Yes, the District is meeting the requirement to have an ICOC in place which they are legally required to do and yes all of the members are appointed by the BoE.  But as far as “actively review the proper expenditure of Prop. S. (and Prop. Z) funds and informs the public concerning Prop. S (and Prop. Z) expenditures” this committee falls way short.  I was going to direct you to the section of the ICOC website titled “ICOC Transmissions to the Board” but after looking just now I discover the link to those archives is missing from the ICOC website.  So much for transparency.  Anyway, the only transmission from the ICOC to the BoE in the last 2 years has been the urgent need to have vacancies filled on the committee itself.  The previous ICOC committee at least communicated to the BoE if there were concerns in one area or another regarding proper bond spending.  They at least took a position on something, voiced some concerns.  The current board does everything but actively review projects to determine if the projects being planned by the District are proper expenditures per the bond language.  They are more concerned with Project Labor Agreements (PLAs) and equity across the District which they should not even be concerned with in their ICOC role because it is “not” part of the mission statement or purpose.  Most of the folks on the ICOC and the District seem to be treating the bond program as a jobs program which is unfortunate.  The District should be meeting the “needs” of our schools, not the “wants and desires” of our schools or the whims of our elected officials.  Unfortunately this is not the case and the bond projects end up being “Gold Plated” and are expanded well above what is required in the needs assessment that was conducted at each school.  But this should probably be no surprise when we look at the current make-up of the ICOC.  Here are a few of the 10 members:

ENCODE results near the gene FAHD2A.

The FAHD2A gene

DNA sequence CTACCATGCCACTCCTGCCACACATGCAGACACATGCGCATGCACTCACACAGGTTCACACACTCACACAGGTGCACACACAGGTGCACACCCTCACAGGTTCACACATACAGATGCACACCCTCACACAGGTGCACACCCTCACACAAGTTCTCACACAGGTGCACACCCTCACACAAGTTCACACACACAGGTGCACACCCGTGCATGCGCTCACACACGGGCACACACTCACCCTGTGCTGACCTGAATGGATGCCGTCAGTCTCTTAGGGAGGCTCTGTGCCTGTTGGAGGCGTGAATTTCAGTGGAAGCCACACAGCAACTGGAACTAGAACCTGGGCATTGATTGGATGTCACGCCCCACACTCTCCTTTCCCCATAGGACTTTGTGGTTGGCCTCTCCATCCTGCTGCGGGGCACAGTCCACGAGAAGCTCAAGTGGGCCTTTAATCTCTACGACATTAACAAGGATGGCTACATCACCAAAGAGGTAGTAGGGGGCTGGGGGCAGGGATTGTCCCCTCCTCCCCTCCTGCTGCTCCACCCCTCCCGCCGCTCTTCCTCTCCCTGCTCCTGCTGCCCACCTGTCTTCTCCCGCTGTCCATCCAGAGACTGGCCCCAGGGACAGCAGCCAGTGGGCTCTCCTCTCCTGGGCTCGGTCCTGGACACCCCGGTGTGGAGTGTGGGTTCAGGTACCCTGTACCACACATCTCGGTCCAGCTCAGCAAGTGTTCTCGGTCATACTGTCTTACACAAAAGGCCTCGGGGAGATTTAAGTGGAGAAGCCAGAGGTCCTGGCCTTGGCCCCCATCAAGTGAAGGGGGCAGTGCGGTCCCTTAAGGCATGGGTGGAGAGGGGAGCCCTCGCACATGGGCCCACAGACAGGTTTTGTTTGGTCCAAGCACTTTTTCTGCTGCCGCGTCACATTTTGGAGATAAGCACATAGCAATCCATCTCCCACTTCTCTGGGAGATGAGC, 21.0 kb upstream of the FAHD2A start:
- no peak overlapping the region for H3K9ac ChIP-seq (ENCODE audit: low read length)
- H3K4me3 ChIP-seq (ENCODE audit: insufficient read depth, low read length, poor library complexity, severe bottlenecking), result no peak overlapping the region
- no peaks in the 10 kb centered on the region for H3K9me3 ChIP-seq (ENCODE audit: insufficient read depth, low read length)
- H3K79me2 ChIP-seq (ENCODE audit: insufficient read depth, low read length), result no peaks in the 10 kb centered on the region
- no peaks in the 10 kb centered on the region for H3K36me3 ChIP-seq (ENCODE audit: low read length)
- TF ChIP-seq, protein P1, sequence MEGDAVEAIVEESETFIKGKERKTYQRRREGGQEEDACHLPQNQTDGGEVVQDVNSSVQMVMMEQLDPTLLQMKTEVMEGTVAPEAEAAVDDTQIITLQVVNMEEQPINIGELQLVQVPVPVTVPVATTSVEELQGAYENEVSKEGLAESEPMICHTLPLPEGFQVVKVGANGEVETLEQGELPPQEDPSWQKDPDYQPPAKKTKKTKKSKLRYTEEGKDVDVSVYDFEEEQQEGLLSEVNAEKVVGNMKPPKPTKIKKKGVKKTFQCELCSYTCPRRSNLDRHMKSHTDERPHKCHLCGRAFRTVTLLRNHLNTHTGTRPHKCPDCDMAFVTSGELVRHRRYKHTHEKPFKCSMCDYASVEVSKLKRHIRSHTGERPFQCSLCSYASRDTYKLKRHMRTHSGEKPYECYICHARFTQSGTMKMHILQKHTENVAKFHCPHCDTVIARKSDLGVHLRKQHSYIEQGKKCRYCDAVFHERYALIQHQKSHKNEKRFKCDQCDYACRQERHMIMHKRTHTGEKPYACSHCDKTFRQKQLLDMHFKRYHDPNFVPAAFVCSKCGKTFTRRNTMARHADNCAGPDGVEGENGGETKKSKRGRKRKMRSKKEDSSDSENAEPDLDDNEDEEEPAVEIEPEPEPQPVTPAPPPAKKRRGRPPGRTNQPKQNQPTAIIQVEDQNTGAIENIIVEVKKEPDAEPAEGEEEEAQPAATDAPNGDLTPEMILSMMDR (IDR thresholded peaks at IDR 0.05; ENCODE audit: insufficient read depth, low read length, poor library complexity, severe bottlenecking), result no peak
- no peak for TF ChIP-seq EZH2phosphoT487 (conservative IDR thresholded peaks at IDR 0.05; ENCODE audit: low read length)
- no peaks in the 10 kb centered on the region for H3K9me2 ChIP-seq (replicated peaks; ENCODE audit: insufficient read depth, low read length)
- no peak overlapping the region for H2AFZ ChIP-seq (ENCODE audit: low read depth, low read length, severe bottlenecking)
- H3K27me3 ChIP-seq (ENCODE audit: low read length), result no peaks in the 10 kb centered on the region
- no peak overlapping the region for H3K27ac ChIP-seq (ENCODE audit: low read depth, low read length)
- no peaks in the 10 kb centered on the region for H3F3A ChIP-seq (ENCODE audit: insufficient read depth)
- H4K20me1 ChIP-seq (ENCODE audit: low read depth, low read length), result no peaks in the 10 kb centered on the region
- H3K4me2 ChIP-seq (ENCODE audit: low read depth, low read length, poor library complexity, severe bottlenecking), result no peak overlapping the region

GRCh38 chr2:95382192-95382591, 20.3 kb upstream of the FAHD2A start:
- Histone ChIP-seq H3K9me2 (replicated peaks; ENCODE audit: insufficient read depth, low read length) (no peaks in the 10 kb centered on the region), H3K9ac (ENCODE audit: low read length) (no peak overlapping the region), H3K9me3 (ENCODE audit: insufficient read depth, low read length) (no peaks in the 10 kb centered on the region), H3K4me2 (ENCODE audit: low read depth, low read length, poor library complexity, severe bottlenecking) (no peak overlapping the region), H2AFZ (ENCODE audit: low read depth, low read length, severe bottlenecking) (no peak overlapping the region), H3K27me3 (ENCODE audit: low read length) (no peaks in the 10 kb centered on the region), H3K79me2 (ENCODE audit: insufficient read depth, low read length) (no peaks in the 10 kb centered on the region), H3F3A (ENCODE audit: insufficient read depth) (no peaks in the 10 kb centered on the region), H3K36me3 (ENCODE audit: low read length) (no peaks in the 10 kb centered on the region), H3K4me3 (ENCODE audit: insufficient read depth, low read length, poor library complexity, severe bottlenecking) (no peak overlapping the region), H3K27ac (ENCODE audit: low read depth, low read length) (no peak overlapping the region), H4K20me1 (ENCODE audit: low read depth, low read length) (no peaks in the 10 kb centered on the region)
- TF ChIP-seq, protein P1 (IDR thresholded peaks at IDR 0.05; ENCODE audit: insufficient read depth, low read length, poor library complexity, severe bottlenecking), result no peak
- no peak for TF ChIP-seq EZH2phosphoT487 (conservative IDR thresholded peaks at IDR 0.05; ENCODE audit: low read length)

ICOC Chair is Executive Manager of the National Electrical Contractors Association (NECA).

    ICOC Secretary Vice Chair is also on the Board of Directors of the National Concrete Institute (NCI San Diego International Chapter).

    ICOC board member is the Managing Regional Director, Southern California at California Charter Schools Association.

    ICOC board member is retired head of the San Diego-Imperial Counties Labor Council

    ICOC board member is the Political Director / Field Representative at IUPAT (International Union of Painters and Allied Trades) District Council 36 & Local 831.

    Point being, I believe that most of the ICOC board members are not in any way independent citizens as the title implies, and most have a vested interest in projects becoming inflated.  Unfortunately this means that precious bond money may not be around come time to fund some actual desperately needed improvements to the schools like keeping the roofs from leaking on the iPads…